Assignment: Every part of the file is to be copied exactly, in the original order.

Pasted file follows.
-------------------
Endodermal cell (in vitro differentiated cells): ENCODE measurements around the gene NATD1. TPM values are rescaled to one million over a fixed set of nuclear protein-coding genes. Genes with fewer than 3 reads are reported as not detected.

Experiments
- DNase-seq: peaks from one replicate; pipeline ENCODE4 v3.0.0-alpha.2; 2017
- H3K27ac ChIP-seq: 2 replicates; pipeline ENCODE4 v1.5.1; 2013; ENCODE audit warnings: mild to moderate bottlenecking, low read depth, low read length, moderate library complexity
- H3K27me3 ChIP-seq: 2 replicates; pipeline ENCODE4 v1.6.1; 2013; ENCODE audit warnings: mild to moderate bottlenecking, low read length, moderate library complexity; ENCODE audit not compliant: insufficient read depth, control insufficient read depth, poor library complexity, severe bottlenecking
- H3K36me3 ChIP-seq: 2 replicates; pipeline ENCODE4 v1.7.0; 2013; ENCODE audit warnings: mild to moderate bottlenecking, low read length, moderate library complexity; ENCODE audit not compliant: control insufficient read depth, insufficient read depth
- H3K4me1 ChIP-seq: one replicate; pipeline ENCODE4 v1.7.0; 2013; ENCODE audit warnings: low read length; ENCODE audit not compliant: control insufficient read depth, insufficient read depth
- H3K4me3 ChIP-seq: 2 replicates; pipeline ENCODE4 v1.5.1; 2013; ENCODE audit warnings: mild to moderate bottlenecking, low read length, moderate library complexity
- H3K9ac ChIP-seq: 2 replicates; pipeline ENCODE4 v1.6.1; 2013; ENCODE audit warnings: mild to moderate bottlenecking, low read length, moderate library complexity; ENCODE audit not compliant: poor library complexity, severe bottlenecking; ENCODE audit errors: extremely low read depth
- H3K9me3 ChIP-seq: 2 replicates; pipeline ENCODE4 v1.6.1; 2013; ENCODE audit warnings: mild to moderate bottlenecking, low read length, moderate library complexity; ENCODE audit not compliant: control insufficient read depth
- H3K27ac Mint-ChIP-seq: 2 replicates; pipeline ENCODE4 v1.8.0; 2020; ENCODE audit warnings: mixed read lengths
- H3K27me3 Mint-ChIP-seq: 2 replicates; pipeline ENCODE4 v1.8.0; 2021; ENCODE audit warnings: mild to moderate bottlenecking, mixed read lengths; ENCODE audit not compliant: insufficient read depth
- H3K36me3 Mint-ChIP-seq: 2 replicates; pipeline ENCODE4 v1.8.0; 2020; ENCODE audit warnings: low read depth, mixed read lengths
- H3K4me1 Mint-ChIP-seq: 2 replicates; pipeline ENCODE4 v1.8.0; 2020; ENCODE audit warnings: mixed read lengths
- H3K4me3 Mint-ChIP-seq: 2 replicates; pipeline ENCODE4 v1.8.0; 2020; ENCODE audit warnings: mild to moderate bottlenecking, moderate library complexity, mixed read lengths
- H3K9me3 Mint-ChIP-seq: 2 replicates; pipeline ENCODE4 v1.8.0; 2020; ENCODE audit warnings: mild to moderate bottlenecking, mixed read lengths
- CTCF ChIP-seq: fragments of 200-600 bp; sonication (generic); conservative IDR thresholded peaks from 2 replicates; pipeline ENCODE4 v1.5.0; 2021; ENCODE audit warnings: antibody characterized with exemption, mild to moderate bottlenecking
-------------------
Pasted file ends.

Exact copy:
Endodermal cell (in vitro differentiated cells): ENCODE measurements around the gene NATD1. TPM values are rescaled to one million over a fixed set of nuclear protein-coding genes. Genes with fewer than 3 reads are reported as not detected.

Experiments
- DNase-seq: peaks from one replicate; pipeline ENCODE4 v3.0.0-alpha.2; 2017
- H3K27ac ChIP-seq: 2 replicates; pipeline ENCODE4 v1.5.1; 2013; ENCODE audit warnings: mild to moderate bottlenecking, low read depth, low read length, moderate library complexity
- H3K27me3 ChIP-seq: 2 replicates; pipeline ENCODE4 v1.6.1; 2013; ENCODE audit warnings: mild to moderate bottlenecking, low read length, moderate library complexity; ENCODE audit not compliant: insufficient read depth, control insufficient read depth, poor library complexity, severe bottlenecking
- H3K36me3 ChIP-seq: 2 replicates; pipeline ENCODE4 v1.7.0; 2013; ENCODE audit warnings: mild to moderate bottlenecking, low read length, moderate library complexity; ENCODE audit not compliant: control insufficient read depth, insufficient read depth
- H3K4me1 ChIP-seq: one replicate; pipeline ENCODE4 v1.7.0; 2013; ENCODE audit warnings: low read length; ENCODE audit not compliant: control insufficient read depth, insufficient read depth
- H3K4me3 ChIP-seq: 2 replicates; pipeline ENCODE4 v1.5.1; 2013; ENCODE audit warnings: mild to moderate bottlenecking, low read length, moderate library complexity
- H3K9ac ChIP-seq: 2 replicates; pipeline ENCODE4 v1.6.1; 2013; ENCODE audit warnings: mild to moderate bottlenecking, low read length, moderate library complexity; ENCODE audit not compliant: poor library complexity, severe bottlenecking; ENCODE audit errors: extremely low read depth
- H3K9me3 ChIP-seq: 2 replicates; pipeline ENCODE4 v1.6.1; 2013; ENCODE audit warnings: mild to moderate bottlenecking, low read length, moderate library complexity; ENCODE audit not compliant: control insufficient read depth
- H3K27ac Mint-ChIP-seq: 2 replicates; pipeline ENCODE4 v1.8.0; 2020; ENCODE audit warnings: mixed read lengths
- H3K27me3 Mint-ChIP-seq: 2 replicates; pipeline ENCODE4 v1.8.0; 2021; ENCODE audit warnings: mild to moderate bottlenecking, mixed read lengths; ENCODE audit not compliant: insufficient read depth
- H3K36me3 Mint-ChIP-seq: 2 replicates; pipeline ENCODE4 v1.8.0; 2020; ENCODE audit warnings: low read depth, mixed read lengths
- H3K4me1 Mint-ChIP-seq: 2 replicates; pipeline ENCODE4 v1.8.0; 2020; ENCODE audit warnings: mixed read lengths
- H3K4me3 Mint-ChIP-seq: 2 replicates; pipeline ENCODE4 v1.8.0; 2020; ENCODE audit warnings: mild to moderate bottlenecking, moderate library complexity, mixed read lengths
- H3K9me3 Mint-ChIP-seq: 2 replicates; pipeline ENCODE4 v1.8.0; 2020; ENCODE audit warnings: mild to moderate bottlenecking, mixed read lengths
- CTCF ChIP-seq: fragments of 200-600 bp; sonication (generic); conservative IDR thresholded peaks from 2 replicates; pipeline ENCODE4 v1.5.0; 2021; ENCODE audit warnings: antibody characterized with exemption, mild to moderate bottlenecking